8. 8. November  2012   Games  so(ware  people  play   On  the  posiJve  side:   •  •  •  •  •  •  •  •  •  Divide  and  conquer   Bring  an  outsider   Reframe  the  problem   Change  level  of  abstracJon   Checklists,  catalogues   Remove  constraints  one  by  one   Round-­‐trip  gestalt  design   Backtrack   Spread  1/N   On  the  posiJve  side  (cont.)   •  •  •  •  •  •  •  Kruchten Engineering Services Ltd Time-­‐bounded  consensus  seeking   Write  it  down   Formalize  it  (e.g.,  math)   Explain  it  to  a  friend   Sleep  over  it   De  Bono’s  6  hats  (?)   …   Copyright  ©  KESL  2011   6  
  9. 9. November  2012   Games  so(ware  people  play   On  the  darker  side   •  CogniJve  biases   •  Reasoning  fallacies   •  PoliJcal  games   CogniJve  biases   •  SoCware  designers  rely  oCen  on  intuiJon   •  But  intuiJon  may  be  flawed.   •  CogniJve  bias      =  a  paTern  in  deviaJon  of  judgment  from   accuracy  or  logic    =>  can  lead  to  perceptual  distorJon,   inaccurate  judgment,  or  illogical  interpretaJon   Kruchten Engineering Services Ltd Copyright  ©  KESL  2011   7  
  10. 10. November  2012   Games  so(ware  people  play   CogniJve  biases   •  •  •  •  Confirmatory  bias   Availability  bias   RepresentaJveness  bias   …   Reasoning  Fallacies   •  Flawed  arguments,  incorrect  reasoning   =>  PotenJally  wrong  decision   •  Argument  /=  belief  or  opinion   •  Good  argument   –  Relevant,  accurate,  fair  premises   –  Logical   •  Beliefs  oCen  presented  as  true  facts.   •  Reasoning  fallacies  are  more  likely  to  be   accidental  than  deliberate,  …  or  not?   Kruchten Engineering Services Ltd Copyright  ©  KESL  2011   8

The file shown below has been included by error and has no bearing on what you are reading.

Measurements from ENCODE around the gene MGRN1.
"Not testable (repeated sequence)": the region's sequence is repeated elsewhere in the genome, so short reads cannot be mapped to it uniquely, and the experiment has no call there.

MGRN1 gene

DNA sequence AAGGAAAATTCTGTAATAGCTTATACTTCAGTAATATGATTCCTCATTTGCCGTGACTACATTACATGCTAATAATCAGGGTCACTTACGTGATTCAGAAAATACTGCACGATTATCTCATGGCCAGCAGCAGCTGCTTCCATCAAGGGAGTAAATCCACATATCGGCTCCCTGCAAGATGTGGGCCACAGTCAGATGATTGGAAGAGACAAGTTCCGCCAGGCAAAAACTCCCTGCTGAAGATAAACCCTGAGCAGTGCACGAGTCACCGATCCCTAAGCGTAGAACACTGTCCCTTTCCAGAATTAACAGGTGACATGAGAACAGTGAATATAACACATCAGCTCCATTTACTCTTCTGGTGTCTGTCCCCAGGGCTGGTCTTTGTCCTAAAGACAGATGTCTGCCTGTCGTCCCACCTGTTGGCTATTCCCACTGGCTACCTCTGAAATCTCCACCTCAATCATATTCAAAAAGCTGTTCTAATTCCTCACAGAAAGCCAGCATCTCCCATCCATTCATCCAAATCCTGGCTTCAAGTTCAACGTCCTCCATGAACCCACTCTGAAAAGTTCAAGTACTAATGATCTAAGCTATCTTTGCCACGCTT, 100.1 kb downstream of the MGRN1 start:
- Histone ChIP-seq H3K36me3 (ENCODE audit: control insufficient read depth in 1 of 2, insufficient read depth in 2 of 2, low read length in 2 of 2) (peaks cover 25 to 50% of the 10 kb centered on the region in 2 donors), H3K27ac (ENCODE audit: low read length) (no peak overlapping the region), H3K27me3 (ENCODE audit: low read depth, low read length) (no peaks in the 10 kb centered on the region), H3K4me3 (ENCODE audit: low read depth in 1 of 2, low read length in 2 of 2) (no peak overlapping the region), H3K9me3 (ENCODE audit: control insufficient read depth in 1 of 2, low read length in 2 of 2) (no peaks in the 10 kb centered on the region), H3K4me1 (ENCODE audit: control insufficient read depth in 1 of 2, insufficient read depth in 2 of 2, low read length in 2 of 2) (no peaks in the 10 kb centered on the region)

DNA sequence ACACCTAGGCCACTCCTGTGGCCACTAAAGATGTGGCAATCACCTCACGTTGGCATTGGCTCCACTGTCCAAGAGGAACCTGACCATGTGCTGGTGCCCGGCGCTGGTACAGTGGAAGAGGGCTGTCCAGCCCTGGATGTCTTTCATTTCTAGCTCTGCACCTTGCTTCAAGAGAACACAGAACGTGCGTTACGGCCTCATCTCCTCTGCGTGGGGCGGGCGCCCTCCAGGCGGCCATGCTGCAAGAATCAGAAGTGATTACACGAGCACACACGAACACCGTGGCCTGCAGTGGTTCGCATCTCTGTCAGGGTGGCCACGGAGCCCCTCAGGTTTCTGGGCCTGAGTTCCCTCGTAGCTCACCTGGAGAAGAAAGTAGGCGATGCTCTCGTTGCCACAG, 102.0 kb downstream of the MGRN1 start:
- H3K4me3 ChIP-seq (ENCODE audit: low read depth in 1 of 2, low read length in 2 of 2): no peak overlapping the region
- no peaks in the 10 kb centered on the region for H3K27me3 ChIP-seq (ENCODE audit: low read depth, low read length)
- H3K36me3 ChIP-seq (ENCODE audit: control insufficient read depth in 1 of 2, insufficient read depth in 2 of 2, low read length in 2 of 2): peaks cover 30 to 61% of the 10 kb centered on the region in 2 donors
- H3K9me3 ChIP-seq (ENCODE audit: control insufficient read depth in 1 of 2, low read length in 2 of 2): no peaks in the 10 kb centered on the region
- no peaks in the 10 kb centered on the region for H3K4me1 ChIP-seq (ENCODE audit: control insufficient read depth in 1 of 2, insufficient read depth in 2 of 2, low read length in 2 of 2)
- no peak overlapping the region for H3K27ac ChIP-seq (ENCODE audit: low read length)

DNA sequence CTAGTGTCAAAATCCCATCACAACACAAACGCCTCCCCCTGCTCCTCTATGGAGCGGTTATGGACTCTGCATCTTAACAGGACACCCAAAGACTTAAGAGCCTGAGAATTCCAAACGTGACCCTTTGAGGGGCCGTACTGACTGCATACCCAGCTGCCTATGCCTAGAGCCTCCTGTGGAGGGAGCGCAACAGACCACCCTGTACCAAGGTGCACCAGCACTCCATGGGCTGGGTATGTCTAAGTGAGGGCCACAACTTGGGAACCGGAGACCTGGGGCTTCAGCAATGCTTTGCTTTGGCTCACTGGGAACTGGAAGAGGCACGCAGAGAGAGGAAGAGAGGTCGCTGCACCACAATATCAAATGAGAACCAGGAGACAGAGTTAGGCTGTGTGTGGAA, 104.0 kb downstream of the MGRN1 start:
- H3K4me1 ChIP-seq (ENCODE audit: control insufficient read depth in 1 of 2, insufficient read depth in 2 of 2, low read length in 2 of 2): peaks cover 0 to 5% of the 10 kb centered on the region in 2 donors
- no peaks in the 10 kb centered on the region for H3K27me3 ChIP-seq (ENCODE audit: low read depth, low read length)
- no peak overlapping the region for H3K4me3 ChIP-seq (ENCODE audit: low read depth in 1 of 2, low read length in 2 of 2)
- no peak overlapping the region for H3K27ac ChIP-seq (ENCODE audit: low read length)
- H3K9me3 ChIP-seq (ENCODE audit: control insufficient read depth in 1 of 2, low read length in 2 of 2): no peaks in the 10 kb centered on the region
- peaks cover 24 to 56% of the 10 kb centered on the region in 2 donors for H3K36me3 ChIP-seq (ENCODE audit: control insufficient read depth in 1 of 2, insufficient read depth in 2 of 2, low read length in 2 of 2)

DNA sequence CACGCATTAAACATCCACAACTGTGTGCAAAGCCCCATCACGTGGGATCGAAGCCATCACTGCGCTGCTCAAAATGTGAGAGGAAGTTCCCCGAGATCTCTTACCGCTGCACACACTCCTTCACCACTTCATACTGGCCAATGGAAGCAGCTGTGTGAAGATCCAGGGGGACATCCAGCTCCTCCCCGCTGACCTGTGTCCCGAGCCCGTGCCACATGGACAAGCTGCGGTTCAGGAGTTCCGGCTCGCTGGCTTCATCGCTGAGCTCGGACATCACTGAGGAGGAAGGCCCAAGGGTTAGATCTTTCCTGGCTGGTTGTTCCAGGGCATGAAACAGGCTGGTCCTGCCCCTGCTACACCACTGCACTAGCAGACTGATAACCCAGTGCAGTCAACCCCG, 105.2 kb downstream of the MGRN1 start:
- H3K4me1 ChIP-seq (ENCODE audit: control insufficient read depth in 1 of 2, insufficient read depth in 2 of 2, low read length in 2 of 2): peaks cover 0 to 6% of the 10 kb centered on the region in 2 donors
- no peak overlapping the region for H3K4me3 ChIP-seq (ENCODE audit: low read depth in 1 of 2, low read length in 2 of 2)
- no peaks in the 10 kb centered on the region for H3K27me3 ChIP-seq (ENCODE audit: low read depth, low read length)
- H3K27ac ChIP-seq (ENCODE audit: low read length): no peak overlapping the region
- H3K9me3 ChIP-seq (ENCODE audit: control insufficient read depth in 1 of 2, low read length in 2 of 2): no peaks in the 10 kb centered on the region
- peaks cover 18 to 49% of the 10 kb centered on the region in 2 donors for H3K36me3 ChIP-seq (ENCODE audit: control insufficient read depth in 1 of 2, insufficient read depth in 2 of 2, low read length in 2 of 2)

11. 11. November  2012   Games  so(ware  people  play   PoliJcal  games   •  A  set  of  arguments,  all  superficially  plausible,   possibly  leading    to  a  design  decision,  but  with   a  concealed  ulterior  moJvaJon,  maybe   unrelated  to  the  design.   A  gallery  of  games  soCware   people  play   Biases,  fallacies  and  poliJcal  games   found  in  real  life  soCware  projects   over  a  period  of  30  years   Kruchten Engineering Services Ltd Copyright  ©  KESL  2011   9